Another key factor in the success of tourism in Bhutan has been the privatization of the sector in 1991. Instead of state monopoly, the privatization of the tourism industry opened up the business to Bhutanese entrepreneurs. Such a move was also a part of the reform, decentralization and democratization process the Fourth Druk Gyalpo had continued since his accession to the throne on June 2, 1974.

The Royal Government had since the Sixth Five Year Plan proclaimed that the private sector should play an increasingly important role in fostering economic growth and as a source of employment. The private sector should become the main engine of the nation’s future economic growth, His Majesty has reiterated throughout his reign. Consequently, the privatization of the tourism industry can be understood as a microcosm of the impetus given to the private sector and the decentralization process under the reign of the Fourth Druk Gyalpo.

However, in recent years, recognizing the vulnerability of the tourism sector given the societal transition and the adverse impact an increased influx of tourist arrivals could have on the culture and environment if not managed properly, Bhutan remodeled the national tourism strategy based on ‘high value, low impact’ approach.

As reflected in the 2001 Ecotourism Strategy (2001), ecotourism reportedly is a style of tourism that positively enhances the conservation of the environment, cultural and religious heritage, and responds to the needs of local communities. It’s, therefore, envisaged that ‘high value, low impact’ strategy would help handle the increasing volume of tourists visiting Bhutan, without limitation in the numbers, in the next decade, while lowering impact on both nature and culture.

All this has been possible because of the exemplary vision of the Fourth Druk Gyalpo – Bhutan’s foremost conservationist. He is the reason our conservation policies are what they are today and the reason behind Bhutan having done a fair share in environment conservation globally too, and perhaps much more than any other country.

Published with permission from TCB .

Author: Namkhai Norbu


Unwind with a Hot Stone Bath

One of the best way to unwind after a long day in Bhutan is the HOT STONE BATH (Dotsho or Menchu). Traditionally, practiced since ages in Bhutan. It is not only practiced as a comforting SOAK but also to treat various alignments. Soaking in Menchu with (Water with medicinal properties) is one of the favorite activities for Bhutanese, especially during the winters.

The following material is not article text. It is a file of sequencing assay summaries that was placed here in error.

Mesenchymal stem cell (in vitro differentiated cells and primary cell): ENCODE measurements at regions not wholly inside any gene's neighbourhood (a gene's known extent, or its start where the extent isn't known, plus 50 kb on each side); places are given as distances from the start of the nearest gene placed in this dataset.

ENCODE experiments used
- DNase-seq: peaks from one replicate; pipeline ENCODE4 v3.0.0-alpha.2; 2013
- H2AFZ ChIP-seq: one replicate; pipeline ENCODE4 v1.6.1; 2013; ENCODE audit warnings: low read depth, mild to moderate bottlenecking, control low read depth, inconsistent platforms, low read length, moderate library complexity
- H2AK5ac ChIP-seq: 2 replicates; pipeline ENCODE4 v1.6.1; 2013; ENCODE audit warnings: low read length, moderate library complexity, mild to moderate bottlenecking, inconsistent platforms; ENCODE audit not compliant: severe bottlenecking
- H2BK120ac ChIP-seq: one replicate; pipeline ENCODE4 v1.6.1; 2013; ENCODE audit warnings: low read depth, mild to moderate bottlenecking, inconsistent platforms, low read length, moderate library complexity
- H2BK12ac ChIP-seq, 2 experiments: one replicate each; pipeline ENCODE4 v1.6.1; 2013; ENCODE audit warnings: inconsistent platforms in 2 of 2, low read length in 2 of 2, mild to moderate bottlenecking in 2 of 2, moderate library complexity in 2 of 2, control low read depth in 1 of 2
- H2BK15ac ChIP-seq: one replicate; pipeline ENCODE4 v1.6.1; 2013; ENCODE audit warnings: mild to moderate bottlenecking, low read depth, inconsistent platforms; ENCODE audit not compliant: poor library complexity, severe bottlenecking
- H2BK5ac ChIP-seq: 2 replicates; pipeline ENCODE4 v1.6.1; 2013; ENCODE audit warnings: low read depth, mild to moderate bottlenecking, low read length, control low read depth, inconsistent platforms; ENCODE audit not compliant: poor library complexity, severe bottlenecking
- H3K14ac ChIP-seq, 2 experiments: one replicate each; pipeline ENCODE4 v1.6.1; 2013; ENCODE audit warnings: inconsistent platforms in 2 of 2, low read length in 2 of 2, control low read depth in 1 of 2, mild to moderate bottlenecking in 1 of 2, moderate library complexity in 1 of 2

The hot stone bath is a ritual in itself, riverside rocks are heated till red hot and gradually dropped into a wooden tub filled with water and scattered with Artemisia leaves. The burning rocks heats the water gradually and thus release minerals in to the water. Traditionally these bath are done near a river bed with plenty supplies of stones and water and preferably after dark in the open air. However, more luxurious version of hot stone bath are offered by different hotels and resorts, which are more suitable to the general standards of visitor. It is still kept authentic to a certain level were a visitor can enjoy the bath in a traditional way without having to feel the discomfort. A hot cup of tea or a glass of locally brewed wine can be a cherry topping to the whole experience, don’t forget to keep yourself hydrated.


One other way to enjoy the hot mineral water would be the natural hot spring (Tshachu) scattered all over the country. While, accessibility can be a challenge, nothing would beat the experience of natural Himalayan water. The hot springs are believed to have lots of medicinal purposes depending on the location of the hot spring. Few of the hot springs are:

Gasa Hot Springs: Spring is located in banks of Mochu River in Gasa valley and approximately half an hour walk from the nearest road point. There are three bath-house, one big and two smaller pools. The temperature of water in each pool is different, so that visitors can choose the one that best suites them. Private experience is not available.